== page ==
PARTB. Americans with Disabilities Act

TheAmericans with Disabilities Act (ADA) was enacted into law in 1990 bythe Congress and was amended in 2008 under the presidency of GeorgeW. Bush. The act is a civil rights law which protects persons withmental and physical impairment from discrimination in employment,state and local government activities. According to the ADA, a personis considered to have a disability if they have a physical or mentalimpairment which limits one or more major life activities. A physicalimpairment is a disfigurement which affects the body system while amental impairment is a psychological disorder. On the other hand lifeactivities include body movements, eating, breathing, thinking andworking (Bowman, 2011). The act requires all institutions to makestructural amendments to ease access by persons with disability andhence experienced opposition from various institutions in itsformative years.

Disabilitiesversus Conditions

TheADA has established the impairments, which are to be considered asdisabilities and those, which are to be left out. The criteria usedto distinguish this are the condition, manner and duration which theimpairment substantially limits major life activities. Examples ofconditions which are considered as disabilities include Blindness orother visual impairment, Cerebral palsy and Cancer. Conditions whichare not considered as impairments under the ADA include pregnancy,old age and bisexuality or homosexuality (Bowman, 2011).

TheCourt’s interpretation of Disabilities

Sincethe ADA was enacted, there have been many court cases to justifywhether or not a particular impairment is a disability. Manyinstitutions also filed court cases in opposition to the costlystructural changes that were required in order to ease access bypersons with disability hence eradicate discrimination. However, thecourt system has enhanced ADA by giving recommendations on itsimplementations. This has worked well in establishing good ethics inhandling of persons with disabilities (Bowman, 2011).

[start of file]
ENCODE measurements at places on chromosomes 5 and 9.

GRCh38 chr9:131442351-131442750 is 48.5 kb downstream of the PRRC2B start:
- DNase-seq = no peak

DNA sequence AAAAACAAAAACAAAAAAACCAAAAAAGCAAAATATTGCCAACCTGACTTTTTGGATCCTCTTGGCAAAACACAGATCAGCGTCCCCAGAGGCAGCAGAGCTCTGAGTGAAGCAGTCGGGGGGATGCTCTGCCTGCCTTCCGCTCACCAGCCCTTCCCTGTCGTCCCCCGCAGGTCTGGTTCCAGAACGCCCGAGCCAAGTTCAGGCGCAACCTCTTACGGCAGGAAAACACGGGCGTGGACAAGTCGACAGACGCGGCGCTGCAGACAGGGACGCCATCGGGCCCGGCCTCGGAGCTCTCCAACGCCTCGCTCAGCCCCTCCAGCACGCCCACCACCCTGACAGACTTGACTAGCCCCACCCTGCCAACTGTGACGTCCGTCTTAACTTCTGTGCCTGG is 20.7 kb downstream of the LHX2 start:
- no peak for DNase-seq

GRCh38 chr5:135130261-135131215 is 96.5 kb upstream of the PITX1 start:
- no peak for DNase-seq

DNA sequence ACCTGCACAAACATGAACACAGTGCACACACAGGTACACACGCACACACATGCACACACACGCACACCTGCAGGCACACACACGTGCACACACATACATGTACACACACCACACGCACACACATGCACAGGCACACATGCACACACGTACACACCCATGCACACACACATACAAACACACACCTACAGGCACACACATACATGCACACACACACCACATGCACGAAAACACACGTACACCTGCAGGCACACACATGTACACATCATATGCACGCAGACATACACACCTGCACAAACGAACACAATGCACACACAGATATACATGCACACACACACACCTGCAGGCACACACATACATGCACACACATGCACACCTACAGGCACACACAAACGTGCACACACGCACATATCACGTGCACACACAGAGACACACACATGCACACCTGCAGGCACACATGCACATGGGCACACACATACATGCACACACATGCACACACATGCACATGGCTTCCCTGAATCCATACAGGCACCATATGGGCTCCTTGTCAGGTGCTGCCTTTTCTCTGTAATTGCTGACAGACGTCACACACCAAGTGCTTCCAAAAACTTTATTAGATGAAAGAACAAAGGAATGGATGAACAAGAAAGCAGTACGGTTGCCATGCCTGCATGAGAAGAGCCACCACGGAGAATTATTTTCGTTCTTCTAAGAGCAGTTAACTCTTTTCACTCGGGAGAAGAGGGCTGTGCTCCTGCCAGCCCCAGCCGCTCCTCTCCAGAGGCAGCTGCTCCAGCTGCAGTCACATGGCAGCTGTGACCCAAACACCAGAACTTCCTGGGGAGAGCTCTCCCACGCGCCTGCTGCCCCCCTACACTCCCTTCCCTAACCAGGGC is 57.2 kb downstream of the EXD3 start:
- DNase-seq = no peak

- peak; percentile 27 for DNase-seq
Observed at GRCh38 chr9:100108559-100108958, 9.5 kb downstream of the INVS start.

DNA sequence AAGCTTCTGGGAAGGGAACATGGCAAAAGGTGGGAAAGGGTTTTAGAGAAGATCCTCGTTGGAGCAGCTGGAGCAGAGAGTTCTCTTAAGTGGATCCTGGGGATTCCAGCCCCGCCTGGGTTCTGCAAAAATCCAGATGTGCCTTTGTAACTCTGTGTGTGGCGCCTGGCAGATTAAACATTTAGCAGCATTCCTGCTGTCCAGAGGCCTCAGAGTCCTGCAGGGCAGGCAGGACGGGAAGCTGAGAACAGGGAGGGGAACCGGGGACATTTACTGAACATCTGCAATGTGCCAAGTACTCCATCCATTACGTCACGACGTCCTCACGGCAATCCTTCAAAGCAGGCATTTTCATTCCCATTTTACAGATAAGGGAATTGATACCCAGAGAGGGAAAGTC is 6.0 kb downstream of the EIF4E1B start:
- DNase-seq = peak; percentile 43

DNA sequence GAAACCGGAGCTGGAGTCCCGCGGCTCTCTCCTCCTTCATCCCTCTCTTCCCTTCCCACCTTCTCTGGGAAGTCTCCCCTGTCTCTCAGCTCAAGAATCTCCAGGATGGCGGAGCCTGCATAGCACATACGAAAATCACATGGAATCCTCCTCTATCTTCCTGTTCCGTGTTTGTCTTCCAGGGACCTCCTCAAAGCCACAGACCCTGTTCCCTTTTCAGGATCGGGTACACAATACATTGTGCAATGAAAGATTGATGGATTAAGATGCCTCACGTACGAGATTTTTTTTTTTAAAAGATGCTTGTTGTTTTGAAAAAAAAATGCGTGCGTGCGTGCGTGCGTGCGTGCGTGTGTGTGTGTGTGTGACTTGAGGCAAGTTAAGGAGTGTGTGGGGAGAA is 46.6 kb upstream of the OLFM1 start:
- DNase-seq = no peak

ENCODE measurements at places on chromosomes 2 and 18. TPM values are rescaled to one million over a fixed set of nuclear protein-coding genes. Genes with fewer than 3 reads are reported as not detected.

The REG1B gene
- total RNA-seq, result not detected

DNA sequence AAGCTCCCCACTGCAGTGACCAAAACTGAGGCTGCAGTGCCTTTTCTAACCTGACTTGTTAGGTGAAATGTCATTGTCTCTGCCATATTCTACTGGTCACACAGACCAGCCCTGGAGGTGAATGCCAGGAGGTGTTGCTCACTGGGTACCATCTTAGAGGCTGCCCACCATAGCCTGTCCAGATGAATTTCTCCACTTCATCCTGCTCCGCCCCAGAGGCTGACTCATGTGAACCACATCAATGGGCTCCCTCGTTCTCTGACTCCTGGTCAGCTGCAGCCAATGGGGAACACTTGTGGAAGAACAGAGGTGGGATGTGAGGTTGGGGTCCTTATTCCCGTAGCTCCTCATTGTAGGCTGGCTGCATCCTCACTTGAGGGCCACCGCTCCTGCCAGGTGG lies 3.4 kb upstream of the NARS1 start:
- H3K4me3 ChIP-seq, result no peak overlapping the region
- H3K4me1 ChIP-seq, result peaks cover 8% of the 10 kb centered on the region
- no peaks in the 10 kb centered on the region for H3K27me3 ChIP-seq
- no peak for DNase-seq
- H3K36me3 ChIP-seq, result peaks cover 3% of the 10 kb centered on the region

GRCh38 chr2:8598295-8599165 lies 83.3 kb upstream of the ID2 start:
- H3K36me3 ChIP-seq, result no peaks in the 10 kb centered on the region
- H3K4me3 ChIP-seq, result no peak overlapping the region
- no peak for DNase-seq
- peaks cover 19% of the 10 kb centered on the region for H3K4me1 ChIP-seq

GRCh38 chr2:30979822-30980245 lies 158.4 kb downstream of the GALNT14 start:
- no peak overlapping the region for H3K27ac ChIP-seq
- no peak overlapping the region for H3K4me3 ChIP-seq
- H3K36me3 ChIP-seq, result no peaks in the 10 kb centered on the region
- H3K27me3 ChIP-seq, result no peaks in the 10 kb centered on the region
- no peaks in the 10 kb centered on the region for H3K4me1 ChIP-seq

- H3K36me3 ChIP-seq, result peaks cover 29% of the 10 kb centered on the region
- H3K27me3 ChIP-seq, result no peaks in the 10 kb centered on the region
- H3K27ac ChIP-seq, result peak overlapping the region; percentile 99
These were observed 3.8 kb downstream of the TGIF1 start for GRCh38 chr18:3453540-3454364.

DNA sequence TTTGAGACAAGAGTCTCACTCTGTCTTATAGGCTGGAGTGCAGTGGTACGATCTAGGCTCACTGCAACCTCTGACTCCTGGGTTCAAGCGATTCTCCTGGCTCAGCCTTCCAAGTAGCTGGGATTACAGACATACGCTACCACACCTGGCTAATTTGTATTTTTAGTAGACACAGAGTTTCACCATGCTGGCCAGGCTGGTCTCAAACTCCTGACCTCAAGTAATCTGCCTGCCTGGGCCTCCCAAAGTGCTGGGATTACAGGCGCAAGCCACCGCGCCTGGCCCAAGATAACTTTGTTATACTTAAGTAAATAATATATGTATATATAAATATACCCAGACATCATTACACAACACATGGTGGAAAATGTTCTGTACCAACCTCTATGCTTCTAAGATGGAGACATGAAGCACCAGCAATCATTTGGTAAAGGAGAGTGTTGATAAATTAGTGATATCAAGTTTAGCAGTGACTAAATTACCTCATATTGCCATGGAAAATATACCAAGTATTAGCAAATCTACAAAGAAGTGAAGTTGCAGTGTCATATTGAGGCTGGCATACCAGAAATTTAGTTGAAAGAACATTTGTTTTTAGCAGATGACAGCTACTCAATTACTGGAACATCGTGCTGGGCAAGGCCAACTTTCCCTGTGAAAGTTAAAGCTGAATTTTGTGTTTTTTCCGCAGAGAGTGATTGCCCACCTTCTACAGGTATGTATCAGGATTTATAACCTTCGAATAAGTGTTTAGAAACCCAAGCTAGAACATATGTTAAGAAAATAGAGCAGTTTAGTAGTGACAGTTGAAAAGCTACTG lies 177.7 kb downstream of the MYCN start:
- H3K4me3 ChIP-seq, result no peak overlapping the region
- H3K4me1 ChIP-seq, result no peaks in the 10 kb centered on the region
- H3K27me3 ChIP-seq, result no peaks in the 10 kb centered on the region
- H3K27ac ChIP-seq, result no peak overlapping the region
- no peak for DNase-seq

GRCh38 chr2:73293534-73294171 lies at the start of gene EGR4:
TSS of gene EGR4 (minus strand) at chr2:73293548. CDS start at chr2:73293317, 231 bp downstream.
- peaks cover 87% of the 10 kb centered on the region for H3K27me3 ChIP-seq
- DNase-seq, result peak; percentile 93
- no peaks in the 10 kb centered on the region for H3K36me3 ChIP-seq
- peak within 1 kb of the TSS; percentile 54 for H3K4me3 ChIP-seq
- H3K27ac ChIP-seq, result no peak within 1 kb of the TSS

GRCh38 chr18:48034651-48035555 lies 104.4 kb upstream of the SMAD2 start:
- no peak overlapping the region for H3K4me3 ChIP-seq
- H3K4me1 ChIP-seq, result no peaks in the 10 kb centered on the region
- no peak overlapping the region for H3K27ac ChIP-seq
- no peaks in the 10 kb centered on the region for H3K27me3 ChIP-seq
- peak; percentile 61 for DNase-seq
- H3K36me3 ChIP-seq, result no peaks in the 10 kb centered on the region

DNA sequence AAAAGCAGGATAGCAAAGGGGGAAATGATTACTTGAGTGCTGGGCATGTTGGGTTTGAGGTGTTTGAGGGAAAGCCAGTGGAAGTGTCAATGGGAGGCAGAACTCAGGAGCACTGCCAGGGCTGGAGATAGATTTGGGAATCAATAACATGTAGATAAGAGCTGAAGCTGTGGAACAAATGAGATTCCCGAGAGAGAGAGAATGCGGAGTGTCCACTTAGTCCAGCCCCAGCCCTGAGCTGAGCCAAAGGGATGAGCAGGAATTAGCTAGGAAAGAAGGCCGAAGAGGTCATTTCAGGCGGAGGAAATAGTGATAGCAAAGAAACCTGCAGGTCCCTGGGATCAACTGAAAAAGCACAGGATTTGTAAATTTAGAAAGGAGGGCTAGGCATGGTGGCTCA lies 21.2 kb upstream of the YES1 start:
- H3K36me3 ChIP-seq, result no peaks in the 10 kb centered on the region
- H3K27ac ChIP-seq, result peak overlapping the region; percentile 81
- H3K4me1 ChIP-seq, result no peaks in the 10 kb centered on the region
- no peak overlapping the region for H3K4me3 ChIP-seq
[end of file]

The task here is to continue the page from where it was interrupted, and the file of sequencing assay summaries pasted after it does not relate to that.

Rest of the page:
Inthe cases of Murphy versus United Parcel Service Incorporation, andAlbertson’s Incorporation versus Kirkingburg in 1999, the courtheld that in determining whether an individual is disabled in thecontext of the ADA, mitigation measures must first be employed. Thisincludes medication and other artificial aids to assist individualswith impairments such as mental disorders. In the case of Bragdonversus Abbott in 1998, the court held that HIV infection qualifies asa physical impairment under statutory and regulatory definition. Theillnesses associated with the different stages of the disease affectmajor life activities, hence are a disability under the ADA. 1n 2001,the case of Casey Martin versus the PGA held that using walking aids,to a golf course did not alter the sport. This was a milestone inallowing disabled persons access to sporting clubs (Bowman, 2011).

Thefact that the court advocates for mitigation is enough justificationas to why these impairments should be considered as disabilities inreference with mitigation measures. This goes a long way in improvingthe well-being of persons with disabilities and also improvesproductivity when in work places. People with disabilities should betreated equal to the other individuals and should be given the rightto access leisure resources, including sporting activities andtherefore maximize their full potential regardless of theirconditions (Bowman, 2011).

References

Hays, C. L. (2005). The Real Thing: Truth and Power at the Coca-Cola Company. New

York: Random House.

Bowman, L. (2011). Americans with disabilities act as amended: Principles and practice.&nbspNew

Directions For Adult &amp Continuing Education,&nbsp2011(132), 85-95.